Is Boris Johnson really the best Britain can do? I don’t care what your politics are. Do you honestly think that a guy who rambles on about Peppa Pig, U-turns on important decisions every five seconds and spent years refusing to disclose how many children he has is the most qualified person to lead the UK?
I am not saying Keir Starmer would be much better in the top job, mind you. I am saying there are 67 million people in the UK. Surely, among them, there is someone who would make a far better leader than Johnson?
If we lived in a meritocracy – if opportunity were equally distributed – then we would be doing a lot better than this. But we don’t live in a meritocracy. We live in a world where success isn’t so much about merit but money, a world in which there are established routes to power. In the case of Britain, these take in Eton and Oxford. Johnson is the fifth of the 15 prime ministers since 1945 to have been educated at Eton. Twenty-eight prime ministers went to Oxford (13 of them to Christ Church). Fourteen went to Cambridge (six to Trinity College). Is this because the Eton-Oxbridge pipeline produces the people best suited to lead? Or is it that we just assume they will be good leaders?
We talk a lot about leadership, but we tend to talk around the subject. We don’t often stop to interrogate our ideas about what qualities a leader should embody. We don’t often examine the biases that make us assume someone has what it takes to be in charge. But it is crucial that we do this, because every crisis the world faces is ultimately a crisis of leadership.
Before we can solve anything – from the climate crisis to social inequality – we need to solve the mediocre-man crisis. We need to understand why so many incompetent men are in power. (And before all the men’s rights activists start yelling at me about incompetent women, please take a look around: this point stands because the vast majority of people in charge are still men.)
How do so many incompetent men bluster their way into high office? The short answer is confidence. Lots of studies show that confident people are more convincing – and humans have a lamentable tendency to confuse confidence with competence.
There is, of course, a class element to this. One of the most valuable aspects of an elite education may well be the entitlement it imbues. A series of recent studies by researchers from Stanford University and the University of Virginia found that “individuals with relatively high social class are more overconfident”. Others buy into the hype. The result is that “advantages beget advantages”.
But while class is a catalyst of confidence, so is gender. Research has found that girls as young as six believe brilliance is a male trait. Because the idea that geniuses are predominately male is so ingrained, society tends to reward men for overconfidence and narcissism, while punishing women for the same qualities. Women tend to be reviled if they self-promote “too much” – and so they are inclined to do it far less than men.
As a female writer, I can also tell you that women are punished for pointing out that men aren’t perfect, so let me quickly tell you that a guy has said the same thing. The organisational psychologist Tomas Chamorro-Premuzic wrote a book in 2019 called Why Do So Many Incompetent Men Become Leaders?, arguing that men dominate positions of power because they are more likely to exhibit toxic traits such as self-absorption, which we then mistake for markers of high ability.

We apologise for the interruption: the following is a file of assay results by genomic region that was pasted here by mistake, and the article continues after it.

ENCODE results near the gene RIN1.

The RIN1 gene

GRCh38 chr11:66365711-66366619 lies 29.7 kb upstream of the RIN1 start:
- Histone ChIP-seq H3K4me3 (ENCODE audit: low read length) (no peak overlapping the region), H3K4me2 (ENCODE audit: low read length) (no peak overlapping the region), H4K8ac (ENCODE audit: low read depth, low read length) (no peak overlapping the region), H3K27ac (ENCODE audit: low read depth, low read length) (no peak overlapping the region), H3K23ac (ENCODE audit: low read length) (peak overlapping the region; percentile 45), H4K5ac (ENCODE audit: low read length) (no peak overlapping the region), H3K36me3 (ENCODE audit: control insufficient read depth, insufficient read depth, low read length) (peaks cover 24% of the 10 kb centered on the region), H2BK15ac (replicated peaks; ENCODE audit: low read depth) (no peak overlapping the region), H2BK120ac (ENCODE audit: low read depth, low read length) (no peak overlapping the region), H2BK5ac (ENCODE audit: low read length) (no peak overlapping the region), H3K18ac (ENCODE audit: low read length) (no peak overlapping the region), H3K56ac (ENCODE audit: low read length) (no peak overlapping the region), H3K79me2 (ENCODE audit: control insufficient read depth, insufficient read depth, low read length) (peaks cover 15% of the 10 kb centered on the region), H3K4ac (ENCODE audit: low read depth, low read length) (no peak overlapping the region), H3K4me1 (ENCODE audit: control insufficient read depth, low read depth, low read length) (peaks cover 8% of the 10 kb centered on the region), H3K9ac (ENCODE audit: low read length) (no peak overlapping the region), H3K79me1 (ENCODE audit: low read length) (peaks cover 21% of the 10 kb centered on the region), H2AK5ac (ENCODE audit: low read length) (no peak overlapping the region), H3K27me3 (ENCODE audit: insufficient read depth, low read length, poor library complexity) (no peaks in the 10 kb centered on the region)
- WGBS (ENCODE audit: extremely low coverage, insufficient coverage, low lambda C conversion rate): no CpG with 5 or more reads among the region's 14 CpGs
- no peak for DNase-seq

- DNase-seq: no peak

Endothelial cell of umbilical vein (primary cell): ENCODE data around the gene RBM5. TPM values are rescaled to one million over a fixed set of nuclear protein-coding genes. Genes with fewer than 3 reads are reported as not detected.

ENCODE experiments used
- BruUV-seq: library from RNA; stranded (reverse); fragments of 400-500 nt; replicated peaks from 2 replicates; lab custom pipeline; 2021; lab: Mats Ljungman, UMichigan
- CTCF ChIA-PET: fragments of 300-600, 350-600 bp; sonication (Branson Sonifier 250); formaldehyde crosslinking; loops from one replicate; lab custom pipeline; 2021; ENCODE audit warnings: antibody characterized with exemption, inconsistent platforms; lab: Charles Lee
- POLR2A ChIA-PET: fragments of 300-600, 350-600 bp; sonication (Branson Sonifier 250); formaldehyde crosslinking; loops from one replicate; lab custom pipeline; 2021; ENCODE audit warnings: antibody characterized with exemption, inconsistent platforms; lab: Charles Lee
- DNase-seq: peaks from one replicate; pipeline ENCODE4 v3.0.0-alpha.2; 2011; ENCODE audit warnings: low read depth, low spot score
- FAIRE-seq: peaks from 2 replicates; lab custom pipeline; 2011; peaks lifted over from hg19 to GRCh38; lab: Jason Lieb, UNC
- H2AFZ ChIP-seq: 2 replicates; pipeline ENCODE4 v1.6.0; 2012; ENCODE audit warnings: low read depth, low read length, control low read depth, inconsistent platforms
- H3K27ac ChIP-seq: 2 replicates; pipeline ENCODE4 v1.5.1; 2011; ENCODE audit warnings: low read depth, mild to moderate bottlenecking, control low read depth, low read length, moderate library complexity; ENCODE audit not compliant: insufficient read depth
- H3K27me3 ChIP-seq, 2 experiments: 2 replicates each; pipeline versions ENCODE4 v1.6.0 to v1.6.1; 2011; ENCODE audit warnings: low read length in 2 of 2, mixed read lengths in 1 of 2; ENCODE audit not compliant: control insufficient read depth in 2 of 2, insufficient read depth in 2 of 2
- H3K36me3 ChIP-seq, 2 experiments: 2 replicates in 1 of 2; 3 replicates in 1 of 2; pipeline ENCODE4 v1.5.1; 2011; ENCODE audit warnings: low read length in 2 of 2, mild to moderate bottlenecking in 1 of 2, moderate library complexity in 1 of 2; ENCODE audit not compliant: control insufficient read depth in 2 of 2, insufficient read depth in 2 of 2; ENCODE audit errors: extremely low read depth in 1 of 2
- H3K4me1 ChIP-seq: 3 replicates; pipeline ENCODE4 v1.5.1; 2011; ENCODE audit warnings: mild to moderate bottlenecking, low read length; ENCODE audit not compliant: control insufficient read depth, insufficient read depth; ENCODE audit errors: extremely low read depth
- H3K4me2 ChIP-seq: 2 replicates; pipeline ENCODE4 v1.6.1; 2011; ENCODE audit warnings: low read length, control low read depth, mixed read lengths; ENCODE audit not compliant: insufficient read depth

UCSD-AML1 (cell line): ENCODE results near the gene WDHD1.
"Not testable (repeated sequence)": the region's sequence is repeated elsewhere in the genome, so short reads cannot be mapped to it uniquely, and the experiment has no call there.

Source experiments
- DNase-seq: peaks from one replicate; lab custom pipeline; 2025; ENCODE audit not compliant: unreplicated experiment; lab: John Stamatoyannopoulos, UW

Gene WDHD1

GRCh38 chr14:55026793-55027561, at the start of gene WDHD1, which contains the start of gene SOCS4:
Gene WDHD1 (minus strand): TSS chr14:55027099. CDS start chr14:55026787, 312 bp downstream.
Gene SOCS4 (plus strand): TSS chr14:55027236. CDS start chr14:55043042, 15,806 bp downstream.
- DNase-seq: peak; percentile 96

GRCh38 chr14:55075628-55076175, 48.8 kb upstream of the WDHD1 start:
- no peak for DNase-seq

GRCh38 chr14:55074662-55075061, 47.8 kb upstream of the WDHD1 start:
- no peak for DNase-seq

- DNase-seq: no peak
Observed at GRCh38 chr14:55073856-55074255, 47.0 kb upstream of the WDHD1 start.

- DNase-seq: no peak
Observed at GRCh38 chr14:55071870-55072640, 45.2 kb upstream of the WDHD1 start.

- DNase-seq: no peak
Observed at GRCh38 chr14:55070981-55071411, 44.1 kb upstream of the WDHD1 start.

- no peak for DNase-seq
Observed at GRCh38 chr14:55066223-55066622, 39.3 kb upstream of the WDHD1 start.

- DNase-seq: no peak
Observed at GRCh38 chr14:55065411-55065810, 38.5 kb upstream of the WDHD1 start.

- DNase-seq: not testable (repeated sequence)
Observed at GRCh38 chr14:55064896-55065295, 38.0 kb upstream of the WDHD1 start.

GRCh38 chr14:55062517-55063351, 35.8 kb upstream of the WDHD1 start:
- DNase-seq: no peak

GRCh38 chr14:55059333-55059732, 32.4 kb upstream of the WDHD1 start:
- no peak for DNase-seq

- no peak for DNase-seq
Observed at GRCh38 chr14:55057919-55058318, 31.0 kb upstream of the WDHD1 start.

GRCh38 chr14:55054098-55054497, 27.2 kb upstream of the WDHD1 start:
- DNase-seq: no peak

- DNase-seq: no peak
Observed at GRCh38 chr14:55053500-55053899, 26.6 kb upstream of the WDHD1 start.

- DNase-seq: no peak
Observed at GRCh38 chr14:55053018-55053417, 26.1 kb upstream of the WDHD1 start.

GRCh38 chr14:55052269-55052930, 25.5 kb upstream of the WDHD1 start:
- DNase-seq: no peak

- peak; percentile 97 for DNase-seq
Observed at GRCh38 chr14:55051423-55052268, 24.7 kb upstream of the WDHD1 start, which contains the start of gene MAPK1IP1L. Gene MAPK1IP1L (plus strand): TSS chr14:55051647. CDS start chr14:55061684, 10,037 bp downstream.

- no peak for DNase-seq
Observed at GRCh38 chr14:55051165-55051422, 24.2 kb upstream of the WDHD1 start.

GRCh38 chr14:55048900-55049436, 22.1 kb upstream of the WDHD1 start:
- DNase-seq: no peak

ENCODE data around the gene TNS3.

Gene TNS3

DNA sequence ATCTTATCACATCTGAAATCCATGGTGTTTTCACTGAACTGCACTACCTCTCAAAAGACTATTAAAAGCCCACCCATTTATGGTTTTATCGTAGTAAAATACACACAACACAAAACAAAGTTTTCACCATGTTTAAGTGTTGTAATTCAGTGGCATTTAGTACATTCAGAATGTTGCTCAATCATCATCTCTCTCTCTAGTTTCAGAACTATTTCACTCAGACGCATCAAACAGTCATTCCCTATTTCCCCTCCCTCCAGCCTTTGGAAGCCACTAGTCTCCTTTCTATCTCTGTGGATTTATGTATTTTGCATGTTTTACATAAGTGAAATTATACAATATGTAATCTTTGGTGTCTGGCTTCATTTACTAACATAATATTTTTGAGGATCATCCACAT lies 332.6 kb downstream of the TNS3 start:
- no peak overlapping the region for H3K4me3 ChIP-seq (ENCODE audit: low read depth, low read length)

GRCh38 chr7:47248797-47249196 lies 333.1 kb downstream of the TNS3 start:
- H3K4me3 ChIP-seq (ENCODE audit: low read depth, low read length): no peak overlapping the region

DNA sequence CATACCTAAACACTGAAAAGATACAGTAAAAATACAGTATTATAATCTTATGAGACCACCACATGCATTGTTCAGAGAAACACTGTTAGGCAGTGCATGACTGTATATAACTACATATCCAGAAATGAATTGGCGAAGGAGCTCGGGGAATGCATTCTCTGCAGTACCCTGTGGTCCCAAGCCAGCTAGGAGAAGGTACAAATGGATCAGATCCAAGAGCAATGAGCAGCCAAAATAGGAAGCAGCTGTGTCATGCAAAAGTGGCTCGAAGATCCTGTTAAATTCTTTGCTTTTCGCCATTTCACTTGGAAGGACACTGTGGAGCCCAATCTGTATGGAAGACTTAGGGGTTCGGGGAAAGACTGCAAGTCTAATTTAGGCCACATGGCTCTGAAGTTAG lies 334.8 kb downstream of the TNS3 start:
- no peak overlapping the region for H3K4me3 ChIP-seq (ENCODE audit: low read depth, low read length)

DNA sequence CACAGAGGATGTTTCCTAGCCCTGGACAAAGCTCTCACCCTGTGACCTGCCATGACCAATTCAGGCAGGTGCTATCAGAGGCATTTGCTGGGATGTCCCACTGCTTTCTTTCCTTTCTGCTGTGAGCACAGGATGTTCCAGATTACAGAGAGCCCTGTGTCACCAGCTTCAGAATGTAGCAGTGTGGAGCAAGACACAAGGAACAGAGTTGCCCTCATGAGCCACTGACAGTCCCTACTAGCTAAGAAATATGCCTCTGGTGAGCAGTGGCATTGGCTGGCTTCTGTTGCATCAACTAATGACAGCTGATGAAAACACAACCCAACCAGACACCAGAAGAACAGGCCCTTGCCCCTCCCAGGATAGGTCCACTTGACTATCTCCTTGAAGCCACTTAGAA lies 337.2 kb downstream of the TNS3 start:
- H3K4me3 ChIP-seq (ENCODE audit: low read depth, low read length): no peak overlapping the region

“Women are better leaders,” Chamorro-Premuzic told the Financial Times. “I am not neutral on this. I am sexist in favour of women. Women have better people skills, [they are] more altruistic, better able to control their impulses. They outperform men in university at graduate and undergraduate levels.” A 2019 study that analysed the performance assessments of more than 60,000 leaders found that women rate higher than men in 17 out of 19 leadership skills.
I agree with Chamorro-Premuzic on a lot, but I want to make something very clear: I don’t think women are hardwired to be better leaders. I am not interested in having more women in power for the sake of it. Who cares about having more women in charge if those women simply lean into a toxic model of leadership that men have created?
I am interested in advancing a more “feminine” model of leadership, for men and women. Because while I don’t believe that men and women are hardwired differently, we are certainly socialised differently. All the “feminine” traits that women have been told are weaknesses in the workforce (empathy, collaboration, altruism) are, in fact, strengths.
It is high time – and I think the pandemic has dramatically underscored this – that we stop telling women to “lean in” to a male style of leadership. Instead, we should tell everyone to start leading like women. And, if you will excuse the terribly unfeminine self-promotion, I have written a book called Strong Female Lead that argues exactly that – and explains what a “female” model of leadership looks like.
The next decade may be our last opportunity to solve the climate crisis, create more ethical artificial intelligence and determine our future. As Christiana Figueres, the leader of the 2015 Paris accord and one of the women I interviewed for my book, has noted, it is crunch time for humanity. Here is the thing, though: we aren’t going to be able to change anything if we don’t drastically change how we think about leadership.
Arwa Mahdawi is a Guardian columnist
Strong Female Lead by Arwa Mahdawi (Hodder & Stoughton, £18.99) is out now. To support the Guardian and the Observer, order your copy at guardianbookshop.com. Delivery charges may apply